“He’s going to fill it with smoke and it’s going to be filled with lights and cameras,” said Berninger. “He’s got five cameras that are going to be filming everything and recording everything. And we’re actually even going to record a high end audio version of it and put it out on vinyl and sell it for charity, six hours of Sorrow.
“But he wants it to feel like a big rock concert on repeat. Like the needle is skipping on a rock concert. So it’s interesting. He’s done really brilliant things in the past so we trust him.”
Berninger was also in Toronto to attend a screening and Q&A of the band documentary, Mistaken For Strangers, directed by his brother Tom, which still has one more screening at Hot Docs on Sunday (May 5).
The National’s two Canadian tour dates so far are June 13 in Montreal and a free show at Yonge/Dundas Square on June 14 in Toronto as part of NXNE.
REGINA – Here’s the best of what you didn’t hear backstage from Sunday night’s Juno Awards:
“Dr. Phil was a sport. I don’t know if you noticed. He kept looking down at his piece of paper and he said (does southern accent), ‘Well, you may have not have the career of a William Shatner or the street cred of a Drake.’ So I don’t know how aware he was of it. But he was really sweet about doing it. It didn’t take a lot.”
– Juno host Michael Buble on whether Dr. Phil, featured in opening skit, knew what the Juno Awards are.
“I think it’s the best sauce ever!”
Triple Juno winner Carly Rae Jepsen on designer Asos, who made her fetching yellow gown.
“I knew it made me want to dance and I think I don’t have a s–t taste in music.”
Best adult alternative album winner Serena Ryder of her hit song, Stompa.
“It it’s fun, keep doing it. If it’s not, please stop. For all of us.”
Ryder on her advice to younger musicians.
“I knew there was no f–king way I would win for single of the year. It was like, ‘Seriously if the biggest single (Carly Rae Jepsen’s Call Me Maybe) on the planet is not going to win the single of year then there’s something wrong with the world. So I was really stoked with Carly Rae won.”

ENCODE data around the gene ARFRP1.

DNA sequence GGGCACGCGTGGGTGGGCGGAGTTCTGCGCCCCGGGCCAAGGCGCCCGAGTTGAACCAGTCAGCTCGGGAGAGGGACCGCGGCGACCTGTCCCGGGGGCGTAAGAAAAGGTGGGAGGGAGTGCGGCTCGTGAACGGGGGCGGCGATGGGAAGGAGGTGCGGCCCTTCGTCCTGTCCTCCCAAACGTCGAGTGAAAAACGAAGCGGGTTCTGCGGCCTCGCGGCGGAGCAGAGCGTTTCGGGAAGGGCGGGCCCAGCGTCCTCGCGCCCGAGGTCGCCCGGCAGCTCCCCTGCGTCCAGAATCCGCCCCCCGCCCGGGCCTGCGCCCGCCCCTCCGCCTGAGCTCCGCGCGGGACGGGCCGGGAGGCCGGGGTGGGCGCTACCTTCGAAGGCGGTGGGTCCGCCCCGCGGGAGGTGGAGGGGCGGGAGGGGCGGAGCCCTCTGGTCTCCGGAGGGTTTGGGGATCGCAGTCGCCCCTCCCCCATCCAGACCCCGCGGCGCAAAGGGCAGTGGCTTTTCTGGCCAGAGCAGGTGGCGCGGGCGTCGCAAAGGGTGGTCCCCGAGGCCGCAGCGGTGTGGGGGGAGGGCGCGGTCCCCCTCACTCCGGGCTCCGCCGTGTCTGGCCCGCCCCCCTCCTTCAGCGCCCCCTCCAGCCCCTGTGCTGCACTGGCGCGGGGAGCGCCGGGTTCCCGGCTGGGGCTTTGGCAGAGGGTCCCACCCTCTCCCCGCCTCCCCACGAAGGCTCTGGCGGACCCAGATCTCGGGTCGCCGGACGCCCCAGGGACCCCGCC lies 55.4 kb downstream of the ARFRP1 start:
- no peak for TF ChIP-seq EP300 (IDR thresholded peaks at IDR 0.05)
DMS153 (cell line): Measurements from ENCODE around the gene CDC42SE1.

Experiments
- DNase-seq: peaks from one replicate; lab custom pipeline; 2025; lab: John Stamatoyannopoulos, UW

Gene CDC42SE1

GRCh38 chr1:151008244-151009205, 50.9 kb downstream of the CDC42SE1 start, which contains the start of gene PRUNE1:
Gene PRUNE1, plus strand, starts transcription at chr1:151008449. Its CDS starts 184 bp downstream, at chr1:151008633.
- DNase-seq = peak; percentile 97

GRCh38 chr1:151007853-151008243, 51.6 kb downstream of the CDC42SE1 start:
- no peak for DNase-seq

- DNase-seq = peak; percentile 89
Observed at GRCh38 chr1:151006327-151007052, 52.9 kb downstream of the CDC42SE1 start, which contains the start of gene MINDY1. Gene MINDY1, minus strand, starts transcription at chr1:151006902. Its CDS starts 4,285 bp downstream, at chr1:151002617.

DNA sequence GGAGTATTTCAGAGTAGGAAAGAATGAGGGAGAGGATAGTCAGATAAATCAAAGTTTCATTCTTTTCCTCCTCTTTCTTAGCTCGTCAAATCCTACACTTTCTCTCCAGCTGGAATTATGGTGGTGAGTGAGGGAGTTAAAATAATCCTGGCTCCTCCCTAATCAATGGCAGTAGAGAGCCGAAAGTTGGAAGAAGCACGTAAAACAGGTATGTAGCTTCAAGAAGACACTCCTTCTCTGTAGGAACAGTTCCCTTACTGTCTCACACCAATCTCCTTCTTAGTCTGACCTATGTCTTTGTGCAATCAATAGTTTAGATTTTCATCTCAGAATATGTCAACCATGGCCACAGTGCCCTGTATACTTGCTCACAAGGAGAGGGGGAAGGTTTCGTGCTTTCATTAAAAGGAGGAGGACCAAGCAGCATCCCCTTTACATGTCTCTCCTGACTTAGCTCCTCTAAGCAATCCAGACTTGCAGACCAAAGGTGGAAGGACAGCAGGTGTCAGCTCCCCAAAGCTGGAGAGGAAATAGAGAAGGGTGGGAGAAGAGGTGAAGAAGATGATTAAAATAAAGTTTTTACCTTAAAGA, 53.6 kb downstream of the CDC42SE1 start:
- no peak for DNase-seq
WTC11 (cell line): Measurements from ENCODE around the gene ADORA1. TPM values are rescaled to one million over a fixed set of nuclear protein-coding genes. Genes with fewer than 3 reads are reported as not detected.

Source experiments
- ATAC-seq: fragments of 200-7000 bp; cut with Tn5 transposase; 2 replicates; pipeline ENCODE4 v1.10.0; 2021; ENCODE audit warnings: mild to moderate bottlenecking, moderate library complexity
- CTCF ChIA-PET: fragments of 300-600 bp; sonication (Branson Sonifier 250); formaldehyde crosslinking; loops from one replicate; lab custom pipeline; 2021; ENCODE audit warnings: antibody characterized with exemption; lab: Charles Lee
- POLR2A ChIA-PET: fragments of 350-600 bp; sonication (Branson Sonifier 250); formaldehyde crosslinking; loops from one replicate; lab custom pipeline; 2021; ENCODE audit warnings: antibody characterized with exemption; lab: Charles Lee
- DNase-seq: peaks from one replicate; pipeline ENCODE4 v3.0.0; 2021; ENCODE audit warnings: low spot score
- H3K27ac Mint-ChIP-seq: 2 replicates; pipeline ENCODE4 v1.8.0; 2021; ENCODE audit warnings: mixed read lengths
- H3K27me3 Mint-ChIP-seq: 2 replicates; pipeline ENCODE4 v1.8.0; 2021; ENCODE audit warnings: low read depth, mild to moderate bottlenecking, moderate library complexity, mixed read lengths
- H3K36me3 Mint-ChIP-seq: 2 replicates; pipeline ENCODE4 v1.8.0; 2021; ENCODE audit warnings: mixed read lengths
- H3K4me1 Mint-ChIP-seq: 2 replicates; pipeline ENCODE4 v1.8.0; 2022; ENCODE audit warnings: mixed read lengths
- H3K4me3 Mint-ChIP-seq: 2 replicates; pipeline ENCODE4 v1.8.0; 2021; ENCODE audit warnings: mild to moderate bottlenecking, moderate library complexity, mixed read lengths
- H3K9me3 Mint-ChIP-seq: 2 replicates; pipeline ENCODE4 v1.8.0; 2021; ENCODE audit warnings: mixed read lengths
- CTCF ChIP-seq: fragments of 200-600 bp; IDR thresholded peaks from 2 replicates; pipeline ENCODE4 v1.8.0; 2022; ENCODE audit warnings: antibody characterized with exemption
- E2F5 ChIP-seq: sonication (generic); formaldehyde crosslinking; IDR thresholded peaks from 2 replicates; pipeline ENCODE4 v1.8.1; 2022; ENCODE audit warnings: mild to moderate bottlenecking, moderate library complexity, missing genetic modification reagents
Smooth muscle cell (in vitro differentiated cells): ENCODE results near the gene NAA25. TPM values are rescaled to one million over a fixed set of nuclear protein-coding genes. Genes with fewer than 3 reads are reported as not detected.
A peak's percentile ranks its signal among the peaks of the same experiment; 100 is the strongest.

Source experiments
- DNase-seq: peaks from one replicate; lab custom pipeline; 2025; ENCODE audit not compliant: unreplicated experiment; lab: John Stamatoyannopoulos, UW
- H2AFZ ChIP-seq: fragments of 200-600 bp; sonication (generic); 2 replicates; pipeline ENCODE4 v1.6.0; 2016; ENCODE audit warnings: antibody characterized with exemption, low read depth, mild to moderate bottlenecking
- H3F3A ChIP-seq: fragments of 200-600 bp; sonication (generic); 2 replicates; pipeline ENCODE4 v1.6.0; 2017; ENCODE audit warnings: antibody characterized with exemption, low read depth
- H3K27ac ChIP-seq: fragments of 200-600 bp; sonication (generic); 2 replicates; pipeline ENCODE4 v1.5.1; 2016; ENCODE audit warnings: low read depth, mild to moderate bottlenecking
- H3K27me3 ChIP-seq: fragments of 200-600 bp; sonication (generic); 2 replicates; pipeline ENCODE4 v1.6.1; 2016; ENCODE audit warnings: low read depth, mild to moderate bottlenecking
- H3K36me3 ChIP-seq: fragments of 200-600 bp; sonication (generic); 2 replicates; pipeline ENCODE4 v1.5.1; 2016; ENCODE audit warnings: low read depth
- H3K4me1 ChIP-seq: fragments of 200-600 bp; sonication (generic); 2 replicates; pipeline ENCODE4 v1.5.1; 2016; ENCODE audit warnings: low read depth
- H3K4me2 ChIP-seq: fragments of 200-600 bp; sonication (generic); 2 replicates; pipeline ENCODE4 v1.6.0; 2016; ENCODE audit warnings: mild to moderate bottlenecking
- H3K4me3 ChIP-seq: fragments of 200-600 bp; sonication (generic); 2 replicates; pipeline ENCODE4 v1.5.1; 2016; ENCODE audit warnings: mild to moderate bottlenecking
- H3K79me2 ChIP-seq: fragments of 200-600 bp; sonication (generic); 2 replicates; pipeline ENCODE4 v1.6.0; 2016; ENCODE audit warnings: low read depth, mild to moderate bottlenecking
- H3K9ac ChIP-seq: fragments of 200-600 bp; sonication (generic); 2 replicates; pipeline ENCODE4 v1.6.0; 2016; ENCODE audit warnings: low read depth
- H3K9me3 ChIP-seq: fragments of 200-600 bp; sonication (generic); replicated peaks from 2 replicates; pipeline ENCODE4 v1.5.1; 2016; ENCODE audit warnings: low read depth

Ryder on the chances of Stompa winning best single.
“The recipe for a killer tunafish salad. Really one of the best.”
- Adam Cohen on the biggest lesson his father, artist and songwriter of the year winner Leonard Cohen taught him not about music.
“Adele recently. He says (does impression of his gravelly voice), ‘Set fire to the rain,’ that’s good.”
- Adam Cohen on what new music Leonard is listening to lately.
“We all had different seats on the plane and I knew that the text messages were going to come to me … and I turn on phone … and we got this great text, we got 20 of them, ‘You went three for three!’ And I was yelling out, ‘Emmy (Haines)! Emmy! Three for three!’ And she was like, ‘I don’t know what you were talking about it!’ – Metric’s James Shaw on flying in from their Coachella performance to Sunday night’s Juno Awards. Shaw won producer of the year while Metric’s Synthetica won alternative album of the year and and Justin Broadbent won best recording package for Synthethica.
“Oh, yeah, I got punched in the face while I was singing last week. That sucked man! I was working through the crowd, singing some stuff and this guy came up and smacked me in the face a couple of times. And I was like, ‘Are you serious? Did you just come to my show to punch me in the f–king face?’”
- Marianas Trench frontman Josh Ramsay on getting punched during a recent Moose Jaw concert.
“It was like holy s–t! I got to go up there and talk now. And I was on the stage shaking and the teleprompter was going, ‘Wrap it up now!’”
- Jeremy Widerman of Hamilton’s Monster Truck, who won breakthrough group of the year despite all being in their 30’s and not having a debut album, Furiousity, out till May 28.
Rush frontman Geddy Lee had the honor recently of throwing out the first pitch at the Toronto Blue Jays’ much anticipated season opener at the Rogers Centre.
And the guy who has played in front of thousands of people in arenas and stadiums around the world over the last four decades with the Toronto prog-rock outfit says it was “really cool.”
“I love baseball, I’m a baseball nut,” Lee told QMI Agency. “I’m so excited about the Jays’ chances this year. They got off to a bit of a stumbling start and I still believe in the squad and I love the job the general manager has done rebuilding the team so there’s so much anticipation for this season if you’re a baseball fan. So when they asked to throw out the first pitch, I was like, ‘Yeah, I’m all in for that, that’s cool.’”
Lee, whose band are being inducted into the Rock And Roll Hall of Fame at a ceremony at L.A.’s Nokia Centre on Thursday night (HBO, May 18 telecast) and are up for two Junos Sunday night in Regina (CTV), said there were no nerves but he did want to throw a winner.
“I really wanted to make sure I threw a strike because in my own demented mind I felt if I throw a bad pitch I’m going to jinx the Jays. So I practised for a couple of days and once I got up there I was pretty relaxed. I pitched right down the middle. I was very happy about that. I couldn’t let the side down.”